Thursday, March 27, 2014

About the Hobby Lobby Case: A Lawyer's Rant

While I don't hide the fact that I am a lawyer in this blog, I tend to shy away from making legal arguments here because this blog is for fun, and work is. . .well. . .work.  That said, the recent Hobby Lobby case in front of the Supreme Court is the perfect mix of politics, law and hypocrisy to piss me off.  It is also a classic example of why the study of Constitutional law is completely and utterly ludicrous (something any law student can tell you within the first 2 weeks of taking Con Law).

For those of you who don't know, the Hobby Lobby case is this - Hobby Lobby is a closely held corporation owned by deeply "religious" people.  As part of their "deeply held religious beliefs" the owners of Hobby Lobby believe that oral contraceptives (the birth control pill) abort fetuses. ***NOTE*** Birth control pills work by preventing ovulation, thus preventing fertilization. They do abort anything.***

Because of this "deeply held" but mistaken belief, Hobby Lobby does not want its health insurer to pay for birth control pills for its employees. This is a problem because under the Affordable Care Act, insurers are required to pay for birth control pills.  This policy isn't a "let's abort every baby" policy, but rather reflects the fact that VIRTUALLY EVERY WOMAN IN AMERICA (99%) TAKES BIRTH CONTROL PILLS DURING SOME POINT IN THEIR LIVES.  But Hobby Lobby has a "deeply held" belief, and argues that forcing it to pay for birth control pills for its employees violates its constitutional right of religious choice.  So the issue in front of the Supreme Court is whether or not a corporation has the freedom of religion.

Now, we could go into the obvious questions such as how a corporation, by definition a non-person, can have a conscience and make religious decisions.  We could also ask how a corporation can prove that it has such beliefs.  The priests and ministers I know don't have the power to baptize corporate documents.  But those are easy questions to ask.

Instead, let me put forth a hypothesis based on the facts of this case - let's say there was a corporation that was closely held, like Hobby Lobby, but instead of "Christians," let's say the owners of this corporation were Rastafarians. Now, Rastafarianism believes that marijuana use is really important.  Healthy even.  So this company, founded on Rastafarian principles, decides to grow marijuana and sell marijuana to practitioners of Rastafarianism.  Does the fact that this company believes that marijuana is good for you prevent it from prosecution under federal law?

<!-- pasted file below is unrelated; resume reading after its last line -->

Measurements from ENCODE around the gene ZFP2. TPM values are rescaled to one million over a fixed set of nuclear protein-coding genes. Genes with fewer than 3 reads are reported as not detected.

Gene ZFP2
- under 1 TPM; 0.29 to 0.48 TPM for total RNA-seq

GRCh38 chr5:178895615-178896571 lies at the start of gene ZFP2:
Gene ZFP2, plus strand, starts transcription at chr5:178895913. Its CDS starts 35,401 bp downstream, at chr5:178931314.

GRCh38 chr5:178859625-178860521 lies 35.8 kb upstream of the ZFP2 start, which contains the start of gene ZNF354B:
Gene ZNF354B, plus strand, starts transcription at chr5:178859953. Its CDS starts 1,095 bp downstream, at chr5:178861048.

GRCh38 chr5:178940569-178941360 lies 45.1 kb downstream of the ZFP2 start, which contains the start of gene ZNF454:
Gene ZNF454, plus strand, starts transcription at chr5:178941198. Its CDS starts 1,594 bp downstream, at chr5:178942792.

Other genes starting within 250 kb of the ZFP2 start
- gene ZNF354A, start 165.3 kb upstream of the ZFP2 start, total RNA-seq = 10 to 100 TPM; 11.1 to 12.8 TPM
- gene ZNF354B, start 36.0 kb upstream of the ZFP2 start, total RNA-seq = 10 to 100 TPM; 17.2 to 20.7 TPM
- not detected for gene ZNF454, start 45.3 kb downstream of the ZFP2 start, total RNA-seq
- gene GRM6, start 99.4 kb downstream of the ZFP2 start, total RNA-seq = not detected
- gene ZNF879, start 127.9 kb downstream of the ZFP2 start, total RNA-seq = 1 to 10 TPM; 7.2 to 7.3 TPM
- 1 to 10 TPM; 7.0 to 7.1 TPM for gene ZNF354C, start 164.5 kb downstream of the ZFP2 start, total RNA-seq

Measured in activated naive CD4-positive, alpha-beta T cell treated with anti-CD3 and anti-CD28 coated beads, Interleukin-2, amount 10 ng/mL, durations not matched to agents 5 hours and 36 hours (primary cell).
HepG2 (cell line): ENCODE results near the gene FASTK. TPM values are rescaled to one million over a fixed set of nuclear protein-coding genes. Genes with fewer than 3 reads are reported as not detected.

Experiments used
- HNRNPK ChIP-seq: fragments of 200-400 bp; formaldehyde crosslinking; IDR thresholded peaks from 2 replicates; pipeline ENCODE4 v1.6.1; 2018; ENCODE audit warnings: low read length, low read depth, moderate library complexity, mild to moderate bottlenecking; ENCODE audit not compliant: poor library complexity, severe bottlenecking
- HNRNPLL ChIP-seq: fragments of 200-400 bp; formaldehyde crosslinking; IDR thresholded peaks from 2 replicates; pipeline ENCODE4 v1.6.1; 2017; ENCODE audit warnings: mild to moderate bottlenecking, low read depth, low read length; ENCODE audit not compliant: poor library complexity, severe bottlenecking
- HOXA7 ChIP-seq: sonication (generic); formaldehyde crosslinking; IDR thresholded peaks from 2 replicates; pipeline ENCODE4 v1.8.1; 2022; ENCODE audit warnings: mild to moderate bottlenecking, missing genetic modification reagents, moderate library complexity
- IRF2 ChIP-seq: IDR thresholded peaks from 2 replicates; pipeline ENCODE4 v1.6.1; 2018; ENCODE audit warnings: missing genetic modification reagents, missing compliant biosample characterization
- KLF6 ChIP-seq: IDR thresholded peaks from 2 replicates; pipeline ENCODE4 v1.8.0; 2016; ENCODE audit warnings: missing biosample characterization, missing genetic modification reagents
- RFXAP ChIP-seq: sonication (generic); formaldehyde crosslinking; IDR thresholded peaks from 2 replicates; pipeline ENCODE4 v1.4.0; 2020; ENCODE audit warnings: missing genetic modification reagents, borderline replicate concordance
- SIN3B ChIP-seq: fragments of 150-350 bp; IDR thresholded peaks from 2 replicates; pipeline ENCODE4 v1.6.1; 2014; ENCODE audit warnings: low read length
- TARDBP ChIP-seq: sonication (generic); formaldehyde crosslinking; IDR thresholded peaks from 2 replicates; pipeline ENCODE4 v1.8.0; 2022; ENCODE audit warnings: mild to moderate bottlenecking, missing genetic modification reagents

Ah. Hell. No. 

And do you know why? Because marijuana is deemed by Congress to be illegal and is scheduled as an dangerous drug. Now, say what you will about that decision (and I believe marijuana should be legalized), but the legal principle is key here - the Feds would wait about 10 seconds before crushing my hypothetical company.  Every judge, from the District Court, to the Circuit Courts, to the Supreme Court would laugh their asses off at the argument that Congress' laws about marijuana violate the company's freedom of religion because Congress made a factual determination that marijuana is bad for you and should be illegal. Case closed.

But in the Hobby Lobby case, there is a factual finding that birth control pills, which again, ARE TAKEN BY 99% OF ALL WOMEN IN THE UNITED STATES AT SOME POINT IN THEIR LIVES, are important to the health and welfare of women, and should be covered by their health insurance, which was also made by Congress, is being challenged. And whereas the ban on marijuana is based on questionable science, the decision to force health insurance companies to cover birth control is based, again, on the undeniable fact that BIRTH CONTROL PILLS ARE AN IMPORTANT TOOL IN WOMEN'S HEALTH

Naturally, the conservatives on the Supreme Court are almost certainly going to vote in favor of Hobby Lobby, despite the fact that Hobby Lobby is a) a corporation; b) its views on the effects of birth control pills on a woman's body are completely wrong; c) its views directly contravene Congressional and/or administrative findings of fact (which are supposed to get deference by the Court); and d) individuals who brought cases to the Supreme Court to kill civil rights legislation, drug testing policies, and other neutral laws all uniformly lost.